A wide range of major crops are managed with the use of glyphosate in Europe, including cereals, vineyards, olives, citrus fruits, nuts and Christmas trees. In some European countries, for example in the UK and Germany, farmers use glyphosate for crop management on up to 40 per cent of the total agricultural acreage.
Many online articles about glyphosate are wrongly illustrated with pictures of large-scale crop spraying. If a farmer sprayed crops with herbicides like shown instead of pesticides, the crop would die along with any weeds. The time, amount and method of application of glyphosate products vary across the EU depending on the crop and the target weed species. Though some European farmers use glyphosate before the harvest to control weeds and help crops such as oilseed rape and cereals mature more evenly, most only apply glyphosate before sowing or after the harvest to prevent weeds infesting the next season of crops. So there is little, if any, contact with food crops.
Stubble treatment, or using glyphosate to control weeds between crops rather than ploughing, is also a major plus for the environment. In no-till farming (a way of growing crops without disturbing the soil through tillage), the residues of the previous crop are left to decay into organic matter that enriches a farm’s topsoil while all the roots of the previous crop remain in the soil to help prevent soil erosion and provide nutrients for bacteria and other soil microorganisms. Avoiding ploughing or tilling also allows the soil to store more carbon while reducing CO2 emissions into the environment through lower fuel consumption (tractors aren’t known for their energy efficiency).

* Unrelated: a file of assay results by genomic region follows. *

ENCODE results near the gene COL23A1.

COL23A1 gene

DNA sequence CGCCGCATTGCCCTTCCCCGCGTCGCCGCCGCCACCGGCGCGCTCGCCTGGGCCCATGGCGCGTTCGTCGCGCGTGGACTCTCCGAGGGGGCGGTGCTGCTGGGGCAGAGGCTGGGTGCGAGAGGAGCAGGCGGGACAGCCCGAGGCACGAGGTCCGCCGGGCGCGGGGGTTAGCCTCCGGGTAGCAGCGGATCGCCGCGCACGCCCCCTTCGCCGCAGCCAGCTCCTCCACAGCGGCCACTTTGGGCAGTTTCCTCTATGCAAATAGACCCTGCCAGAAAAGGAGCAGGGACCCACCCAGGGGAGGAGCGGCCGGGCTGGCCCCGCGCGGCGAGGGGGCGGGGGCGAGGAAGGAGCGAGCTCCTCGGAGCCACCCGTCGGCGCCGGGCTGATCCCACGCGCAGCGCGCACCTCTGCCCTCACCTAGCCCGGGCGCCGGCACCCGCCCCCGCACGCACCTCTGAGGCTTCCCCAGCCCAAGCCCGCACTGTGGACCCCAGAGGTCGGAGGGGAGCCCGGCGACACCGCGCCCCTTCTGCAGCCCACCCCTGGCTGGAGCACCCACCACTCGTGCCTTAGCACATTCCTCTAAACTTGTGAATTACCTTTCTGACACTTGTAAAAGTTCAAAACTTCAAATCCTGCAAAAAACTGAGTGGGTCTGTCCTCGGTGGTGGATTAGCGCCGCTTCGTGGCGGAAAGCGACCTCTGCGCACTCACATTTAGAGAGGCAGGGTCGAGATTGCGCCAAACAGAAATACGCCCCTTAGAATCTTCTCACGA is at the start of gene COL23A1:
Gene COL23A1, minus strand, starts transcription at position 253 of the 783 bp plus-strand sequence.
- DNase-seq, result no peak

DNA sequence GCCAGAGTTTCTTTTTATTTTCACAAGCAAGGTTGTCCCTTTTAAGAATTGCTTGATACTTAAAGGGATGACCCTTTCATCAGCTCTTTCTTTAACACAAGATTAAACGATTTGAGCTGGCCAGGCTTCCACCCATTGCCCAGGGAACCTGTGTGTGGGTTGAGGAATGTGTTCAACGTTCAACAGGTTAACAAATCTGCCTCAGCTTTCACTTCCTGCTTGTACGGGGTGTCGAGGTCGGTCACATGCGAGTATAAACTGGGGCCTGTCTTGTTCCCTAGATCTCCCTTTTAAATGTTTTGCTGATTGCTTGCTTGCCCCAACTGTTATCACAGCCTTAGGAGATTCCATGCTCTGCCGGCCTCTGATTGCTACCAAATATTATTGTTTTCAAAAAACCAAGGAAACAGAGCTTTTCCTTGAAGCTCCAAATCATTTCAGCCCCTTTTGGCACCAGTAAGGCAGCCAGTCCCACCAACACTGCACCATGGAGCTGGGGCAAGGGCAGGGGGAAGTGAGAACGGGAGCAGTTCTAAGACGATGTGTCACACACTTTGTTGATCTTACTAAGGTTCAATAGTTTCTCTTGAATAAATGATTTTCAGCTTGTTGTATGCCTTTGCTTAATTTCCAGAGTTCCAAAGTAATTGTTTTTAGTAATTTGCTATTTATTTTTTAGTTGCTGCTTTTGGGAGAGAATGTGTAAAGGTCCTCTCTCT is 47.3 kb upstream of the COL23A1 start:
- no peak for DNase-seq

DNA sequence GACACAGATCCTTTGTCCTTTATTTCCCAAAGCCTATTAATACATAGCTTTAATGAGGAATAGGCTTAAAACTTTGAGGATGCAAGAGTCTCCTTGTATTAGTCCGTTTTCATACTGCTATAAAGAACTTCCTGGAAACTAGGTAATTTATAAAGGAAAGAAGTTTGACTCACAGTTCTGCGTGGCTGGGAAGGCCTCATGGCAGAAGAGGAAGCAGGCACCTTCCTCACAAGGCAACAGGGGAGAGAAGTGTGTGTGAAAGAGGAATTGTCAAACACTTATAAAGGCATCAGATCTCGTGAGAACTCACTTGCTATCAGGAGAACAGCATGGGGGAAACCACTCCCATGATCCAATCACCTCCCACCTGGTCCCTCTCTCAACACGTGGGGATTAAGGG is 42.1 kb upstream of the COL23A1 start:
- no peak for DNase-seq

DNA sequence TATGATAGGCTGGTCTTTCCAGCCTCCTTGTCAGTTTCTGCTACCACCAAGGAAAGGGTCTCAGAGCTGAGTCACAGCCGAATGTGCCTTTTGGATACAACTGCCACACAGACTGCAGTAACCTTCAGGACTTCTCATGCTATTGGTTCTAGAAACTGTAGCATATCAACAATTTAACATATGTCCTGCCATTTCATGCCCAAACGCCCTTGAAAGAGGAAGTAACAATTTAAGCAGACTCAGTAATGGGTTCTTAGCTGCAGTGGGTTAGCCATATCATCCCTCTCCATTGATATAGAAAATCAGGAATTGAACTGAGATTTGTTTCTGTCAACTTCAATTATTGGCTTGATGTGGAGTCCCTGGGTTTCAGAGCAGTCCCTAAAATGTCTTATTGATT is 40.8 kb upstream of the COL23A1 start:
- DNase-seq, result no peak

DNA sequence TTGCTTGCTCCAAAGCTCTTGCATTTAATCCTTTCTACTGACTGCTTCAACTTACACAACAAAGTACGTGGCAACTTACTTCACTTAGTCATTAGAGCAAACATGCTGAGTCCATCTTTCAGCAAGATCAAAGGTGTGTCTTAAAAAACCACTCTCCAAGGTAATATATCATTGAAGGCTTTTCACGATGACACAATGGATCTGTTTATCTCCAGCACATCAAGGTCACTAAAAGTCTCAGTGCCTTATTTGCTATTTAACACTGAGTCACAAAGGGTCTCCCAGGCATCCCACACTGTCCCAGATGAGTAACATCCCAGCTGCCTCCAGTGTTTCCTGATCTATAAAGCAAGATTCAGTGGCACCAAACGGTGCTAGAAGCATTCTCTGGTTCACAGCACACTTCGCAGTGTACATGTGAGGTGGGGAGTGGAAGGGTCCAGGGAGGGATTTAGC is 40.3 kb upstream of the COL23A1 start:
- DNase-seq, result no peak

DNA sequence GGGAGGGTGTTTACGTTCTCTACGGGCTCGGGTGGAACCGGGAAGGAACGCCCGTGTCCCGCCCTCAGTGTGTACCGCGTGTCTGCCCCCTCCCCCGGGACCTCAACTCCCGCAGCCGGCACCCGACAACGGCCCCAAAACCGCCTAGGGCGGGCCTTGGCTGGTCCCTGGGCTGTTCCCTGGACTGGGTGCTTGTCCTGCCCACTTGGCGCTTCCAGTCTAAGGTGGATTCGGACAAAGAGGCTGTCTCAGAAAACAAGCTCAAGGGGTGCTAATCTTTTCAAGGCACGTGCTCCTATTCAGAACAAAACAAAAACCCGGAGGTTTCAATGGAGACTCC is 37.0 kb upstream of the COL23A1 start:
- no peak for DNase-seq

People have been combatting weeds for as long as agriculture has existed. Some of them are toxic to farm animals, while others compete for light, water and soil nutrients with a farmer’s crop. In the past, children would often be found on farms during the summer, spending back-breaking days weeding by hand. Today farmers prefer to enlist the help of science and technology in the form of glyphosate instead and are not happy at all that it could be banned.